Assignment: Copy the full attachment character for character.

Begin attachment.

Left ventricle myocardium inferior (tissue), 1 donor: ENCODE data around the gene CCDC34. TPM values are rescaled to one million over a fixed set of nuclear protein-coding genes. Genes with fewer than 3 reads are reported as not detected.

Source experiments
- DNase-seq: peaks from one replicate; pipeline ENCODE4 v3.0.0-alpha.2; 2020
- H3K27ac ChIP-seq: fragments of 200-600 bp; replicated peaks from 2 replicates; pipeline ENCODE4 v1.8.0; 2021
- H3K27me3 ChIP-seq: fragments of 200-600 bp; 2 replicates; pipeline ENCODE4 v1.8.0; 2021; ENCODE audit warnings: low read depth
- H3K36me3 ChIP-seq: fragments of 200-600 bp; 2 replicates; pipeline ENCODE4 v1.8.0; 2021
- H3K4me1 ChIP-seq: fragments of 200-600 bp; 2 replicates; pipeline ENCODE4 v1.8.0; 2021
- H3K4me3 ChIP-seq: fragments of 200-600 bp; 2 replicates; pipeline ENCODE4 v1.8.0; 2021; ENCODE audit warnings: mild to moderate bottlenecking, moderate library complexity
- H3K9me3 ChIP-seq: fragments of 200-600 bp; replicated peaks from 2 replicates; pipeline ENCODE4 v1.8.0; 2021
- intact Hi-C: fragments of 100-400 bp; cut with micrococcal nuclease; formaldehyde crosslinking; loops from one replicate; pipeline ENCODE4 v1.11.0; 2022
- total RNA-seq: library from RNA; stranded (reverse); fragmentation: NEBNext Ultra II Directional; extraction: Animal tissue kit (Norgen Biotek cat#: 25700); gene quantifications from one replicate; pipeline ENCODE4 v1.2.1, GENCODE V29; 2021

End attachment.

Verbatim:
Left ventricle myocardium inferior (tissue), 1 donor: ENCODE data around the gene CCDC34. TPM values are rescaled to one million over a fixed set of nuclear protein-coding genes. Genes with fewer than 3 reads are reported as not detected.

Source experiments
- DNase-seq: peaks from one replicate; pipeline ENCODE4 v3.0.0-alpha.2; 2020
- H3K27ac ChIP-seq: fragments of 200-600 bp; replicated peaks from 2 replicates; pipeline ENCODE4 v1.8.0; 2021
- H3K27me3 ChIP-seq: fragments of 200-600 bp; 2 replicates; pipeline ENCODE4 v1.8.0; 2021; ENCODE audit warnings: low read depth
- H3K36me3 ChIP-seq: fragments of 200-600 bp; 2 replicates; pipeline ENCODE4 v1.8.0; 2021
- H3K4me1 ChIP-seq: fragments of 200-600 bp; 2 replicates; pipeline ENCODE4 v1.8.0; 2021
- H3K4me3 ChIP-seq: fragments of 200-600 bp; 2 replicates; pipeline ENCODE4 v1.8.0; 2021; ENCODE audit warnings: mild to moderate bottlenecking, moderate library complexity
- H3K9me3 ChIP-seq: fragments of 200-600 bp; replicated peaks from 2 replicates; pipeline ENCODE4 v1.8.0; 2021
- intact Hi-C: fragments of 100-400 bp; cut with micrococcal nuclease; formaldehyde crosslinking; loops from one replicate; pipeline ENCODE4 v1.11.0; 2022
- total RNA-seq: library from RNA; stranded (reverse); fragmentation: NEBNext Ultra II Directional; extraction: Animal tissue kit (Norgen Biotek cat#: 25700); gene quantifications from one replicate; pipeline ENCODE4 v1.2.1, GENCODE V29; 2021